Pirated textbooks is “industrial issue” – Luncheon – British envoy responds

Pirated textbooks is “industrial issue” – Luncheon

Friday, 21 September 2012 – Demerara Waves

The government says it is in talks with textbook publishers and is unconcerned with the furore created by the opposition and media over its decision to buy pirated books.
This was relayed by Cabinet Secretary Dr. Roger Luncheon at a news briefing on Thursday, September 20, 2012.

“The engagement would have to be with the publishers, we’re not going to be worried with what the media and politicians say because the media and politicians do not figure significantly in our own handling of this matter.                

It has to deal with government, it has to deal with those from whom we procure these goods and those interactions I can assure you are ongoing, they have been and they continue, the interactions with the editors, owners, writers,” he stated

Government officials have conceded that they are breaking the 1956 Copyright Act- a situation that has come to light following government’s decision to invite tenders for the supply of primary and secondary textbooks that closely resemble the originals as far as possible. The government has argued that it is more concerned with getting good quality and price for its purchases.

Following last week’s statements from the government that the purchase of pirated texts was part of its policy the UK Publishers Association said it could initiate legal proceedings.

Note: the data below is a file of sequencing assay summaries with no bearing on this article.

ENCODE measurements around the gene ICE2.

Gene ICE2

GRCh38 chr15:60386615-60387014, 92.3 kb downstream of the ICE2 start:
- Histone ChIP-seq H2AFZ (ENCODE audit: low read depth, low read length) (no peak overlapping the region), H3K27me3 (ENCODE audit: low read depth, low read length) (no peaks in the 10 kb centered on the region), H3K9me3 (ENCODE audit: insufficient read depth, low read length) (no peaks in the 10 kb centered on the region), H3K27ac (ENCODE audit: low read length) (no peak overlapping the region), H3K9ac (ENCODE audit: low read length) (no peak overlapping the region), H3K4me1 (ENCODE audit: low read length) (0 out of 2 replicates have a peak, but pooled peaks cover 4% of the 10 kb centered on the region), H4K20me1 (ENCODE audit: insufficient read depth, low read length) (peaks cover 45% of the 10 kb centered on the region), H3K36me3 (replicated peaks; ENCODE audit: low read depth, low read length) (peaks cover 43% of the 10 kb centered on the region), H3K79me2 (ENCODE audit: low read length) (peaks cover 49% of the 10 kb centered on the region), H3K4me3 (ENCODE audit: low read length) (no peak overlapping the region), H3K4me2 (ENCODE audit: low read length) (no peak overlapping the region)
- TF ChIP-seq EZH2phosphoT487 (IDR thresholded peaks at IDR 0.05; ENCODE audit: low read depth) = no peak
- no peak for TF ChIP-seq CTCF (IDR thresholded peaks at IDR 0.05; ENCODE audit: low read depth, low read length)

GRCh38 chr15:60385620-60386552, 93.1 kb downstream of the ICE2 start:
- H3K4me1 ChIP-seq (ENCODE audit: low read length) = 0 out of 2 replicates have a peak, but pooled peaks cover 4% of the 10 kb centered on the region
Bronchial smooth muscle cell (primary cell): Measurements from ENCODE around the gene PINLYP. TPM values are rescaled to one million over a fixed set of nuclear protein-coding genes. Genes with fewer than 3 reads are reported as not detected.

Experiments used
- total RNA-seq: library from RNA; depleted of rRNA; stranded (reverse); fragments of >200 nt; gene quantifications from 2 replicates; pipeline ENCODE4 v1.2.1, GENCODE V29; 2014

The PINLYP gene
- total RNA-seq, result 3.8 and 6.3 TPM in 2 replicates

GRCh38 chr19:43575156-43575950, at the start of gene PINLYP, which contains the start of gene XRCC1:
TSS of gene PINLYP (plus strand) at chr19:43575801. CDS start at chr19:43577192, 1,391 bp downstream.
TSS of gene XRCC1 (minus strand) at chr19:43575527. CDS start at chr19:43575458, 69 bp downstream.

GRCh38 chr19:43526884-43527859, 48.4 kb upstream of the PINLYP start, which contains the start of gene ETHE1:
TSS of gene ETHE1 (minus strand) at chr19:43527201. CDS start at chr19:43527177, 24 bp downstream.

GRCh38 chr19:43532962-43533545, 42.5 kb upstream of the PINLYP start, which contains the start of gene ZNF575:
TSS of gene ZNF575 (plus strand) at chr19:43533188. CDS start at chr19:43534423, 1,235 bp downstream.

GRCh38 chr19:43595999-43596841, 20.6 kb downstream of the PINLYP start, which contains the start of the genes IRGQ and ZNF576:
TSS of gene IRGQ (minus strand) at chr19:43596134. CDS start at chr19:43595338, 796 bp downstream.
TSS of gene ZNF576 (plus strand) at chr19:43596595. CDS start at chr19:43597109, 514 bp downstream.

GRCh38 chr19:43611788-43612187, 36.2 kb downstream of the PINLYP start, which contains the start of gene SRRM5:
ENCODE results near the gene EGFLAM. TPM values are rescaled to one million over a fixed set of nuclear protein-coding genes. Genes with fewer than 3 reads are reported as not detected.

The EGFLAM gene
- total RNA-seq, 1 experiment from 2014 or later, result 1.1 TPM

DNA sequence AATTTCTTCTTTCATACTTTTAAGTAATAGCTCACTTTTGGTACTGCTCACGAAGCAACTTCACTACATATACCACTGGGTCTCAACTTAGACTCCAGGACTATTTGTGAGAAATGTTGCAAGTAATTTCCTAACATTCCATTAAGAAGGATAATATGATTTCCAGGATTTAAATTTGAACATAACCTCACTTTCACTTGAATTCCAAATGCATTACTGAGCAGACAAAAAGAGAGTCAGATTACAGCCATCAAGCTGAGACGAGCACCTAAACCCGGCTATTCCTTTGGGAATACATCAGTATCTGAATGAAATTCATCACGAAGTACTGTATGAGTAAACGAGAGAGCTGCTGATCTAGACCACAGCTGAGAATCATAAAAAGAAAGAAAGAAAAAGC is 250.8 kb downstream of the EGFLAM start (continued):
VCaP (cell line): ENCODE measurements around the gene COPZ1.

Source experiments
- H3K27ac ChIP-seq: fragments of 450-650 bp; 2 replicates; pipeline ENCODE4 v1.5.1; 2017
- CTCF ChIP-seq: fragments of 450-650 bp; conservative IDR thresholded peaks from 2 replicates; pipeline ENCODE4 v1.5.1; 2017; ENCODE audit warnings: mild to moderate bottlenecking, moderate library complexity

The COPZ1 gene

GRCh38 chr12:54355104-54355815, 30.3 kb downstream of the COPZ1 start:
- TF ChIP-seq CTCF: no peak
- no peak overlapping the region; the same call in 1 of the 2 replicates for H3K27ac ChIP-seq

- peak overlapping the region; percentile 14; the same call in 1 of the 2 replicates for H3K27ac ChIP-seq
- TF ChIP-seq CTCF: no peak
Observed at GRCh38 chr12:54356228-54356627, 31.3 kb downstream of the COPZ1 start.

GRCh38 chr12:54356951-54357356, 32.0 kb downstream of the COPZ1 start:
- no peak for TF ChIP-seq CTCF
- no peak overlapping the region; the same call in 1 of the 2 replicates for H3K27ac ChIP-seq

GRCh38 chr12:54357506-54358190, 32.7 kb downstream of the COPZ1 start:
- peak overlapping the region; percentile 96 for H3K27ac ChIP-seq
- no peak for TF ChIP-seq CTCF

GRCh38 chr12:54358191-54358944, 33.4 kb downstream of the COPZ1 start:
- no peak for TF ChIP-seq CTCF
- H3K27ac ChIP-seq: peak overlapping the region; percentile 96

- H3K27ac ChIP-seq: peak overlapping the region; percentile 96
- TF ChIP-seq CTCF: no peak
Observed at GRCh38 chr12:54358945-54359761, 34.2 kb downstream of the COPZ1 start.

“In light of the official confirmation by the Ministry of Education that the procurement of pirated books is approved policy, publishers will now be assessing their legal options to ensure that an end is put to this unlawful behaviour,” International and Trade Director, Emma House said in a letter to local media outlets.

House deemed government’s decision “an indisputably illegal act” that violates Guyanese law, Caribbean law and Caricom’s Revised Treaty of Chaguaramas.

On Monday Dr. Luncheon pointed out that there were options for those who felt aggrieved by the government’s policy.

“I would want to believe that the procurement principles are public principles and when they are questioned I think that the specific facilities that are available to those who feel aggrieved and therefore I don’t believe that we should take on to any level of significance what politicians are saying.”

Also read:  British envoy engages Guyana gov’t on textbook piracy

 Injunction granted against textbook pirates

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